• 9. + Metabolic Equivalent (METS) Intensity METS Energy % Max HR Examples of Classification Expended Activities (kJ/min Low Intensity <3 <15 <50 Walking slowly, golf, gardening, household chores, sitting Moderate 3-6 15-30 50-70 Surfing, Intensity performing massage, social badminton Vigorous 7+ 30+ 70+ Australian rules intensity football, shovelling ditches, squash
  • 10. + National Activity Guidelines0 – 5 Years • 0 – 1 floor based play should be encouraged • 1 – 3 – should be physically active for at least three hours each day • 2 – 5 – sitting using electronic media should be limited to less than one hour per day
  • 11. + National Activity Guidelines5 – 12 Years • At least 60 minutes (and up to several hours) of moderate to vigorous intensity activity should be completed every day • no more than 2 hours per day should be spent using electronic media for entertainment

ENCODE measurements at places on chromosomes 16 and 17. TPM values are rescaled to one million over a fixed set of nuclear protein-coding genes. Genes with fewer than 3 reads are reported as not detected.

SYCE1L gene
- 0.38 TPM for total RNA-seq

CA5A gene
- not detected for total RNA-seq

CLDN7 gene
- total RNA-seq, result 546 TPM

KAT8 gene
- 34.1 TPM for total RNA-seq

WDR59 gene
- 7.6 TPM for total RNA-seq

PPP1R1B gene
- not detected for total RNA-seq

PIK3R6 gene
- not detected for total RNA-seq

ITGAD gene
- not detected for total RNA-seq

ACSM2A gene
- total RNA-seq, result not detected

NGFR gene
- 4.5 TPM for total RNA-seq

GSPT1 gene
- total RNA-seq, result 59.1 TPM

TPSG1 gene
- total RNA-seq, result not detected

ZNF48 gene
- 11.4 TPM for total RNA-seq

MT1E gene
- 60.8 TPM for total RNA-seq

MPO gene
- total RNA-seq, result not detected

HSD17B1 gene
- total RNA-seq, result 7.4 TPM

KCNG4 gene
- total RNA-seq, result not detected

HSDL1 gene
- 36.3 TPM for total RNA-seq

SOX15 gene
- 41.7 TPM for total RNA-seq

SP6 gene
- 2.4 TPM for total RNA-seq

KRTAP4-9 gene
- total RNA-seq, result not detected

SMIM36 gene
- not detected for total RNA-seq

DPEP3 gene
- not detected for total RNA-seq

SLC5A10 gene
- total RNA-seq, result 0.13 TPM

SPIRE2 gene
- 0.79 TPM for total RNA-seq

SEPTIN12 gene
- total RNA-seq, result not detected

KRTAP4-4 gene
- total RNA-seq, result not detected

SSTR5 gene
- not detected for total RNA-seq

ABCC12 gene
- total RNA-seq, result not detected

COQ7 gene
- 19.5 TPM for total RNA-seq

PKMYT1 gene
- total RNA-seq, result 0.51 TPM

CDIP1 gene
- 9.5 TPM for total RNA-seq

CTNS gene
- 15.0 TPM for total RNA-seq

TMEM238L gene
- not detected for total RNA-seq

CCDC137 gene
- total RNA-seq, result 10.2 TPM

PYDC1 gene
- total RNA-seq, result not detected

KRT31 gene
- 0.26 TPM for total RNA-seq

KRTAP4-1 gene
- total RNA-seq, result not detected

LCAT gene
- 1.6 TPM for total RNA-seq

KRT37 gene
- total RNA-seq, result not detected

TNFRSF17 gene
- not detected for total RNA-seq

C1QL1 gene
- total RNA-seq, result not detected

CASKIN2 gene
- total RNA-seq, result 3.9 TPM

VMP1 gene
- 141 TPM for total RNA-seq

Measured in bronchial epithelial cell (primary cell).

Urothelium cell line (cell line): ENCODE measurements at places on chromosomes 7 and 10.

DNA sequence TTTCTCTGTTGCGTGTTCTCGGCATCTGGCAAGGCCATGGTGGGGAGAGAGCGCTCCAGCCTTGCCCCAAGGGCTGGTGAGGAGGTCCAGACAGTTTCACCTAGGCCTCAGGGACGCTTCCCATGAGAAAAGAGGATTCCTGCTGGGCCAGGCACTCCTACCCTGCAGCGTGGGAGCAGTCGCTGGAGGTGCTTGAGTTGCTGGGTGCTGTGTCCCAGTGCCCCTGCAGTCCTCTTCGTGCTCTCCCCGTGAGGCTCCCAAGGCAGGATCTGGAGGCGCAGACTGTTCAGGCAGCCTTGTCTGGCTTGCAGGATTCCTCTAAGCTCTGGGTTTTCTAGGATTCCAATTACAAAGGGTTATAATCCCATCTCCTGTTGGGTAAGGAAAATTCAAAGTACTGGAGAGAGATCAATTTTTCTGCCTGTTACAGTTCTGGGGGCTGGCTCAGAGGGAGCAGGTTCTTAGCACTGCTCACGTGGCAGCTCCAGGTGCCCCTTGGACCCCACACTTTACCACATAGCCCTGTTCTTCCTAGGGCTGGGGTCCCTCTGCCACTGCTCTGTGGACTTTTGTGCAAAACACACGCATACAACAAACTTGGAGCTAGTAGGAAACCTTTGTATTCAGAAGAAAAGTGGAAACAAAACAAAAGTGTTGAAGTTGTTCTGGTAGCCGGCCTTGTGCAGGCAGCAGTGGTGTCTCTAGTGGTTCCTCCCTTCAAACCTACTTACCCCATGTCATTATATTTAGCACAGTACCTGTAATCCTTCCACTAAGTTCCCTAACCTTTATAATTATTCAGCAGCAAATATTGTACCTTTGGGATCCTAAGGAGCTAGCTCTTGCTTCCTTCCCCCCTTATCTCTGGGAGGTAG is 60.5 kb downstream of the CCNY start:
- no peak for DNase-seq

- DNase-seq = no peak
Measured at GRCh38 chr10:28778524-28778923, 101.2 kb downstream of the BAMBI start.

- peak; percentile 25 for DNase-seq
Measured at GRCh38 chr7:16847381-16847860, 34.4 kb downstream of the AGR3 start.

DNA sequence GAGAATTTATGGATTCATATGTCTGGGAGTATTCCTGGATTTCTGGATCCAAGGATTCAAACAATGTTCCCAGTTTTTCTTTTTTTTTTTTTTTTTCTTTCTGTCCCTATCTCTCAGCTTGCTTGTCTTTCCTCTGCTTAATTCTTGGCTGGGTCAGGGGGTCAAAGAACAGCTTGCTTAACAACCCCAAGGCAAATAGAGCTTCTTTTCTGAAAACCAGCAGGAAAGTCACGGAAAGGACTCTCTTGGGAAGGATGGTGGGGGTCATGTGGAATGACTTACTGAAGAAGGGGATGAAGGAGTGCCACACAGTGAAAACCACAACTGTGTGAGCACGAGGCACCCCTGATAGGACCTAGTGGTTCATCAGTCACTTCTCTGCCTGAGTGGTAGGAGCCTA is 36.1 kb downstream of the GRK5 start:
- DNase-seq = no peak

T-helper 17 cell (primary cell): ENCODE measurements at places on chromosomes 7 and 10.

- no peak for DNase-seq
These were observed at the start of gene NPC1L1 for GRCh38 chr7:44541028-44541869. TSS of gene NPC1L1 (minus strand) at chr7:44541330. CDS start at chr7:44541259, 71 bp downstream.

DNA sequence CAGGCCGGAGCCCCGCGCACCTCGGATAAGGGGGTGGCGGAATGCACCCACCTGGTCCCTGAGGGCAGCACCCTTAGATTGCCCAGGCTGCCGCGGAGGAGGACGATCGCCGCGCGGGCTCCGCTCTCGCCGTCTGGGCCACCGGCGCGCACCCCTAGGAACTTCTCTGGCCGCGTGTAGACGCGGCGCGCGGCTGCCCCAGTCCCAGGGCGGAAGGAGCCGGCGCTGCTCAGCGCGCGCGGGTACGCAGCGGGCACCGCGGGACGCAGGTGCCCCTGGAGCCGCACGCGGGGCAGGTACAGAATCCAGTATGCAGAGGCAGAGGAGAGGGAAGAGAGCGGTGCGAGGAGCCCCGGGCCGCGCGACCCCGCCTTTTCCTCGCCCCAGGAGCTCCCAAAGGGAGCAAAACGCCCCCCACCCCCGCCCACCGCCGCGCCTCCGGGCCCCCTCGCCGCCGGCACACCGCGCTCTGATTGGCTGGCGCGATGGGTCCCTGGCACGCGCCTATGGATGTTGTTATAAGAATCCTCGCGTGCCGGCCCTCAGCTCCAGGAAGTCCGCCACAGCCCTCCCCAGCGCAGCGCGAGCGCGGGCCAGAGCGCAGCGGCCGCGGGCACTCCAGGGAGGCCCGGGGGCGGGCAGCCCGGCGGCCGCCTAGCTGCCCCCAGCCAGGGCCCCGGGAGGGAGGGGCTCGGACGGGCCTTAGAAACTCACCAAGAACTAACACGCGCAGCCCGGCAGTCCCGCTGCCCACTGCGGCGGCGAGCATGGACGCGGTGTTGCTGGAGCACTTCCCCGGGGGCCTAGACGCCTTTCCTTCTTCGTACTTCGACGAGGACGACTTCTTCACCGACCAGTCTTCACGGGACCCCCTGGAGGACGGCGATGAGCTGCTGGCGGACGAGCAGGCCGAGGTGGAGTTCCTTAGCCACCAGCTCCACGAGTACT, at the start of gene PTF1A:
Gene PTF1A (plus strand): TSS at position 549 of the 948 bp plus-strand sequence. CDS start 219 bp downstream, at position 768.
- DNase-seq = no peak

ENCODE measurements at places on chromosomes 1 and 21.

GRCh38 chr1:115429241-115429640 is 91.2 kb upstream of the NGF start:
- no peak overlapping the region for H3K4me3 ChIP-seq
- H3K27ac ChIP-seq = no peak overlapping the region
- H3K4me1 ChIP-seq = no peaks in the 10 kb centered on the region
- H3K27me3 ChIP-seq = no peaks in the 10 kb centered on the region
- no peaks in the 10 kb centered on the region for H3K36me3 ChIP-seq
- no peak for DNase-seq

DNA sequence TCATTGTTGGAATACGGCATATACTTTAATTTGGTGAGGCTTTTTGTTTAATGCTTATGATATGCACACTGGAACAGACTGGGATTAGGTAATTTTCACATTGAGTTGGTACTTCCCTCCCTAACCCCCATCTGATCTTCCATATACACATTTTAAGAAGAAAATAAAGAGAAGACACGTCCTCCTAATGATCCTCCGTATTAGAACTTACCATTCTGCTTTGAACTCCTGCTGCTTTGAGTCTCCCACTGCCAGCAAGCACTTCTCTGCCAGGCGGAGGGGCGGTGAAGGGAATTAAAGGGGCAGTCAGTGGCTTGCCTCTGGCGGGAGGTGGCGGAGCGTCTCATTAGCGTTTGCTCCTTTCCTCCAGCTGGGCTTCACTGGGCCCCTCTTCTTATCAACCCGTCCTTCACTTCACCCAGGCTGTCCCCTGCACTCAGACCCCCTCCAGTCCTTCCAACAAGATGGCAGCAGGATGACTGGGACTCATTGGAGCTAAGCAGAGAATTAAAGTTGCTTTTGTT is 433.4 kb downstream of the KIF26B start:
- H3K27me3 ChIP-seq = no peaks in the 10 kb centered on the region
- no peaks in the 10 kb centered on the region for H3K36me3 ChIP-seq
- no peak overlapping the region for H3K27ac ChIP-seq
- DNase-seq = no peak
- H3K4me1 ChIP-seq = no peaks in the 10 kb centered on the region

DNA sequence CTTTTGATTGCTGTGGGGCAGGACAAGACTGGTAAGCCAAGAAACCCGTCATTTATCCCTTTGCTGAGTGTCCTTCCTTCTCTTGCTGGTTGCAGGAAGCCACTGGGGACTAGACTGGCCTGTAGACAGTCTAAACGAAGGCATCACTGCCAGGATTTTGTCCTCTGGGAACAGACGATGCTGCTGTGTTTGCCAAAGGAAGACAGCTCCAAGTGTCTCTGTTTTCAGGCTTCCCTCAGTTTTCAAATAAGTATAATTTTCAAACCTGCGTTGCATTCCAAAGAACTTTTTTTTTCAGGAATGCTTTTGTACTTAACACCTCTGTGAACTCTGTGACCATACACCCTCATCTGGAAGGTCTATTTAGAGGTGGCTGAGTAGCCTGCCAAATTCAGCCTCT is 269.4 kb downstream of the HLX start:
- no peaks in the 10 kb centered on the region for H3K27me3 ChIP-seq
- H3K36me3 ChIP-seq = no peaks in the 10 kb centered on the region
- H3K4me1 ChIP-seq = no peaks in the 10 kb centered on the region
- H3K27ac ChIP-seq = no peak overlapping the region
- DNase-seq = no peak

• 12. + National Activity Guidelines 12 – 18 Years • At least 60 minutes (and up to several hours) of moderate to vigorous intensity activity should be completed every day • no more than 2 hours per day should be spent using electronic media for entertainment
  • 13. + National Activity Guidelines Adults 18 - 65 • Think of movement as an opportunity, not an inconvenience • Be active in as many ways as possible • Put together at least 30 mins of moderate intensity activity on most, preferably all, days • If possible enjoy some regular vigorous activity